JOURNAL OF NATURAL RESOURCES ›› 2020, Vol. 35 ›› Issue (5): 1017-1029.doi: 10.31497/zrzyxb.20200501

• Resources and Strategy •     Next Articles

Improvement of human sustainable development index and international comparison

BI Ming-li1, XIE Gao-di2, YAO Cui-you1   

  1. 1. College of Management Engineering, Capital University of Economics and Business, Beijing 100070, China;
    2. Institute of Geographic Sciences and Natural Resources Research, CAS, Beijing 100101, China
  • Received:2019-02-16 Online:2020-05-28 Published:2020-05-28

Abstract:

It is an inevitable requirement to modify human development index (HDI) with greenness and fairness indicators. Using ecological footprint, this paper tried to construct the human-ecological sustainable development index (HEDI) based on panel data of 28 countries from 1990 to 2014, and analyzed the contribution of sub-indicators to HEDI with the Logarithmic Mean Divisia Index (LMDI) decomposition approach. Fairness was adjusted to construct a comprehensive human-ecological sustainable development index (cHEDI) that could fully reflect the degree of economy, society, ecology and equal development comprehensively. We analyzed the spatial and temporal changes of HEDI and cHEDI with the index in 28 countries around the world. The results show that developed countries with high biomass surplus are highly sustainable, ranking higher than other countries. One of the main factors affecting sustainable development is high carbon emissions in these countries. Besides the high carbon emissions, the shortage of biomass resources is another unsustainable reason in the developed countries with biomass deficit, which maintain development by transferring assets from other countries. Unfairness leads to a decline in comprehensive sustainability in the United States. From 1990 to 2014, income and education in developing countries increased rapidly, but ecological consumption and Gini coefficient continued to rise, and the inhibitory effect gradually expanded to increase the unsustainability of development. The sustainability index of the United States and developing countries is greatly affected by the Gini coefficient. The United Arab Emirates ranked last in the world, with the least sustainable development mode. Although its income ranked first in the world, biomass and energy consumption was very high, and the Gini coefficient far exceeded that of other countries. The development of the least developed countries mainly came from contribution of health, education and low ecological consumption. Barren natural assets limited their further development. Different countries have different shortcomings in human sustainable development. The sub-divisions were highly correlated, hence to achieve the high level of human sustainable development requires better balance between society, economy, greenness, and fairness.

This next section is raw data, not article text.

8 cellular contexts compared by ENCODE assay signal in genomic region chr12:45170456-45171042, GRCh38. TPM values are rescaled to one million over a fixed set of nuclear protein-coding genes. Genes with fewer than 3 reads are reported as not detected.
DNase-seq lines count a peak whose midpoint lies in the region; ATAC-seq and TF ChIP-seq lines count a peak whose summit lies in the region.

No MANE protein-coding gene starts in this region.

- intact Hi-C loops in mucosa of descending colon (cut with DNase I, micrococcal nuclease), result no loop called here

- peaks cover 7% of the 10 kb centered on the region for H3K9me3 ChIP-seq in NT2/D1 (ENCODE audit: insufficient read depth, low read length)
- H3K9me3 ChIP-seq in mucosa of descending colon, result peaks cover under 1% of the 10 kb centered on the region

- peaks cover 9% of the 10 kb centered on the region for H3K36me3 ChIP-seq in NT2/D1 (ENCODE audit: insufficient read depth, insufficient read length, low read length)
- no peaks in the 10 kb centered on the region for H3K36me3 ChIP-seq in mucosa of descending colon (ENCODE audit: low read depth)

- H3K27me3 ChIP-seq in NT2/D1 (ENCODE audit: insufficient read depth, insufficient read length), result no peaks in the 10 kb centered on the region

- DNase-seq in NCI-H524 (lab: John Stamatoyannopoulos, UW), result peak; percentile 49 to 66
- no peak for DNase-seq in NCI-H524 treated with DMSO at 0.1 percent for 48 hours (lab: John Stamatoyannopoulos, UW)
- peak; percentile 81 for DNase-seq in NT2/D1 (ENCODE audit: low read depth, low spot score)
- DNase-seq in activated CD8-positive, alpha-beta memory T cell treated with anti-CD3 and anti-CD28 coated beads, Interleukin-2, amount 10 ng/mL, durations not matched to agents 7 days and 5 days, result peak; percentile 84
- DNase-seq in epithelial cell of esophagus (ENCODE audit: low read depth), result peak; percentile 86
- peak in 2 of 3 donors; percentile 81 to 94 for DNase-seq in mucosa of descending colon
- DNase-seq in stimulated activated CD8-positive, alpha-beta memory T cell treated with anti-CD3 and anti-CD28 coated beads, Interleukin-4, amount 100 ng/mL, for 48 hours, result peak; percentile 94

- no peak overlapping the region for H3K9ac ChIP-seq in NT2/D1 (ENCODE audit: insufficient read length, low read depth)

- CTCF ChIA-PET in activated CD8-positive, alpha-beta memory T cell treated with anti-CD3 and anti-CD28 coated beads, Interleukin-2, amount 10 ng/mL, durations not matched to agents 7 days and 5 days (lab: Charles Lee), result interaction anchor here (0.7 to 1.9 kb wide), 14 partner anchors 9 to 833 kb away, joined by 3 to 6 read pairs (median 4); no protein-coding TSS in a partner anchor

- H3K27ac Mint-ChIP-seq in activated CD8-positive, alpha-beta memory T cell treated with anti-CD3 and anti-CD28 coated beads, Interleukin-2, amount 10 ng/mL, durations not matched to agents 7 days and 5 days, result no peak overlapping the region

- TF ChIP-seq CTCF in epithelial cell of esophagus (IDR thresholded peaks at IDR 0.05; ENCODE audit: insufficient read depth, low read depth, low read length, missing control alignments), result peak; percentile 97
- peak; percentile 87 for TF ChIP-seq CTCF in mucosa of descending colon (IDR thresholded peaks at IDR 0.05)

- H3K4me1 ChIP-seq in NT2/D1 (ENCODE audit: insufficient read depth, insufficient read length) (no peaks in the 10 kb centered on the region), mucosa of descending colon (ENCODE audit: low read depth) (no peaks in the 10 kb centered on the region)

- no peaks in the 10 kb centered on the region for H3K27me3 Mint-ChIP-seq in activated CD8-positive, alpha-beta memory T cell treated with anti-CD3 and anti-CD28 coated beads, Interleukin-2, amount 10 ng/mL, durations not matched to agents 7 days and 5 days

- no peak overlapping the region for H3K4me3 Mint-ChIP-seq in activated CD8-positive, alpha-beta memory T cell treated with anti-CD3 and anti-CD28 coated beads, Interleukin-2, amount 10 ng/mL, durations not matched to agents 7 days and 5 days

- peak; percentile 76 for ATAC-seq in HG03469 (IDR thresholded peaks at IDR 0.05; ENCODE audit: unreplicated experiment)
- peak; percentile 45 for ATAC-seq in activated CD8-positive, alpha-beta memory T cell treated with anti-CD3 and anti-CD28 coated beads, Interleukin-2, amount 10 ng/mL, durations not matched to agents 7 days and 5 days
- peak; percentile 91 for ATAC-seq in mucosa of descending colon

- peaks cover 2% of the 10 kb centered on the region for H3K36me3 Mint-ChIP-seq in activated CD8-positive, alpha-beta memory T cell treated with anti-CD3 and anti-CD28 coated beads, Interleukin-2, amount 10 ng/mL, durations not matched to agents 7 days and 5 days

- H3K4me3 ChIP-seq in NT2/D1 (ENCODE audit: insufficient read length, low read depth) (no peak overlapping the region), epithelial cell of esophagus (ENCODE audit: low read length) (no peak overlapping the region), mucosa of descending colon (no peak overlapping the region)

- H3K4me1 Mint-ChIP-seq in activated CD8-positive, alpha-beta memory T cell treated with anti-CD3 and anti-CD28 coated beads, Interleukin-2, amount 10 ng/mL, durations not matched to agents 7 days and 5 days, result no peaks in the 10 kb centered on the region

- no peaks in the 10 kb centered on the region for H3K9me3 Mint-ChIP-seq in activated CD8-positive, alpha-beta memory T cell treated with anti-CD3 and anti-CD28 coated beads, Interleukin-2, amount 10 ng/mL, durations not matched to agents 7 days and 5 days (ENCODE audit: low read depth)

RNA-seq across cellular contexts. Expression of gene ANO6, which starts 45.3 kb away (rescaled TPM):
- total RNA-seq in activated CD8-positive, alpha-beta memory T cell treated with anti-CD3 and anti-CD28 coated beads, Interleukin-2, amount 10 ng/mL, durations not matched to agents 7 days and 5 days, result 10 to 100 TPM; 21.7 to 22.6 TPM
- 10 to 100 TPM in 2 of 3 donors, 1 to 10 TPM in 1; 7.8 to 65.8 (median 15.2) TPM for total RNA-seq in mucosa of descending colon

Key words: human sustainable development index, ecological footprint, LMDI, fairness